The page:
A figure of speech consisting of an understatement in which an affirmative is expressed by negating its opposite.
It is a figure of speech by which something is referred to by a conventional phrase that enumerates several of its constituents or traits.
Flesh and bone. (Referring to the body).
An implied comparison between two unlike things that actually have something important in common.
All the world's a stage,
And all the men and women merely players;
They have their exits and their entrances;
(William Shakespeare, As You Like It, 2/7)
It is a figure of speech in which reference is made to something by means of another thing that is remotely related to it, either through a causal relationship, or through another figure of speech.
A lead foot is driving behind me. (This refers to someone who drives fast. This metalepsis is achieved only through a cause and effect relationship. Lead is heavy and a heavy foot would press the accelerator, and this would cause the car to speed.)
A figure of speech in which one word or phrase is substituted for another with which it's closely associated; also, the rhetorical strategy of describing something indirectly by referring to things around it.
Crown. (For the power of a king.)
The White House. (Referring to the American administration.)
The use of words that imitate the sounds associated with the objects or actions they refer to.
A figure of speech in which incongruous or contradictory terms appear side by side.
A statement that appears to contradict itself.
Drowning in the fountain of eternal life
Deep down, you're really shallow.
A figure of speech in which an inanimate object or abstraction is endowed with human qualities or abilities.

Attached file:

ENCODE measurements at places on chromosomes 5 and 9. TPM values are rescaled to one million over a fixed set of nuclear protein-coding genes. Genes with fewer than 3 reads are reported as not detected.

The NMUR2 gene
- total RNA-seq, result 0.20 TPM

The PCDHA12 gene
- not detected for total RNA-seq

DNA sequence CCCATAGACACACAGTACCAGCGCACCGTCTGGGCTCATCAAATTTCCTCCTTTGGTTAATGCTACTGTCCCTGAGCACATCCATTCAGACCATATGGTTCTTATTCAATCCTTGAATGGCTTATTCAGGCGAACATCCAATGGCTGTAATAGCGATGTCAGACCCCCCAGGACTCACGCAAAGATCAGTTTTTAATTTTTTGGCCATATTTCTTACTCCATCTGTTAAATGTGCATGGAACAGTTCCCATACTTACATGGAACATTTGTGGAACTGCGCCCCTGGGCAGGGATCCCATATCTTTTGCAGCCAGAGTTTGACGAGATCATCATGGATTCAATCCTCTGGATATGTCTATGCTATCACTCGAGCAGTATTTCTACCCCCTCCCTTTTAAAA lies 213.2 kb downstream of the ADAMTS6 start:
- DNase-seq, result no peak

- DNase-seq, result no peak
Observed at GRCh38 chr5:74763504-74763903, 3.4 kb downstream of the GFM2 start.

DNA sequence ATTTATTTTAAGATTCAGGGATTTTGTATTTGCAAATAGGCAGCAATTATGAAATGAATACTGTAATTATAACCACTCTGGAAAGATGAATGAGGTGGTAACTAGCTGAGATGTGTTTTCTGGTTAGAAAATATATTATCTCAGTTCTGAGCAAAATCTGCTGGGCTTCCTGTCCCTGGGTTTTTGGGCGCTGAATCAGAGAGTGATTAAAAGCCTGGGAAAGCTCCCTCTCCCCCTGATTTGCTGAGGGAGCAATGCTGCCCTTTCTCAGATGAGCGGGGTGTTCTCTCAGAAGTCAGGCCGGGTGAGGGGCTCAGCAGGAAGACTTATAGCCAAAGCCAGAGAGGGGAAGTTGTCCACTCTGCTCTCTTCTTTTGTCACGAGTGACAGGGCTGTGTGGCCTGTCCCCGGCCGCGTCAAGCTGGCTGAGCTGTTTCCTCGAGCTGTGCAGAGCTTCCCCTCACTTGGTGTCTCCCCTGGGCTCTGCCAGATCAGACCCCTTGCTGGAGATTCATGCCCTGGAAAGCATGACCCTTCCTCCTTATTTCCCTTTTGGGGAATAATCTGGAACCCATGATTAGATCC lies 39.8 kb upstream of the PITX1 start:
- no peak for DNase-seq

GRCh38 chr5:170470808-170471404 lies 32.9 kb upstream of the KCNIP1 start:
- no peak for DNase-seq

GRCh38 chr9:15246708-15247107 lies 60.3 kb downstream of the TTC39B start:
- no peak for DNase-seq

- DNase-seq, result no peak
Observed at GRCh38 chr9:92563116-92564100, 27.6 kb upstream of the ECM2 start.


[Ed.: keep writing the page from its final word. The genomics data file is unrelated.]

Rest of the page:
"Ah, William, we're weary of weather,"
said the sunflowers, shining with dew.
"Our traveling habits have tired us.
Can you give us a room with a view?"
They arranged themselves at the window
and counted the steps of the sun,
and they both took root in the carpet
where the topaz tortoises run.
A play on words, sometimes on different senses of the same word and sometimes on the similar sense or sound of different words.
"Atheism is a non-prophet institution." (The word "prophet" is put in place of its homophone "profit", altering the common phrase "non-profit institution")
A stated comparison (usually formed with "like" or "as") between two fundamentally dissimilar things that have certain qualities in common.
He fights like a lion.
A figure of speech in which a part is used to represent the whole (for example, ABCs for alphabet) or the whole for a part ("England won the World Cup in 1966″).
A hundred head of cattle (using the part head to refer to the whole animal)
A statement that says the same thing twice in different ways, or a statement that is unconditionally true by the way it is phrased.
It's a free gift.
A figure of speech in which a writer or speaker deliberately makes a situation seem less important or serious than it is.
"The grave's a fine and private place,
But none, I think, do there embrace."
(Andrew Marvell, "To His Coy Mistress")
Figure of Speech Examples
1) The king's nose was three feet long!
2) That food was so hot my ears were smoking!
3) Usain Bolt runs faster than a cheetah!
4) I'm so tired I could sleep a year.
5) He cried so long that he made a lake!
6) I'm so hungry I could eat a horse!
7) You have a million toys at your house!
You are my guardian angel!
I wish you weren't always such a chicken!
Johnny's mouth is one huge metal factory.
The leaves crunched under my feet.
Buzz, Splat, drip, beep, ring
Here are some funny oxymorons :
1) Clearly Misunderstood
2) Exact Estimate
3) Small Crowd
4) Act Naturally
5) Found Missing
6) Fully Empty
7) Pretty Ugly
8) Seriously Funny
9) Only Choice
10) Original Copies
11) Open Secret
12) Tragic Comedy
13) Foolish Wisdom
14) Liquid Gas
Mother of all Oxymorons is-
15) "Happily Married".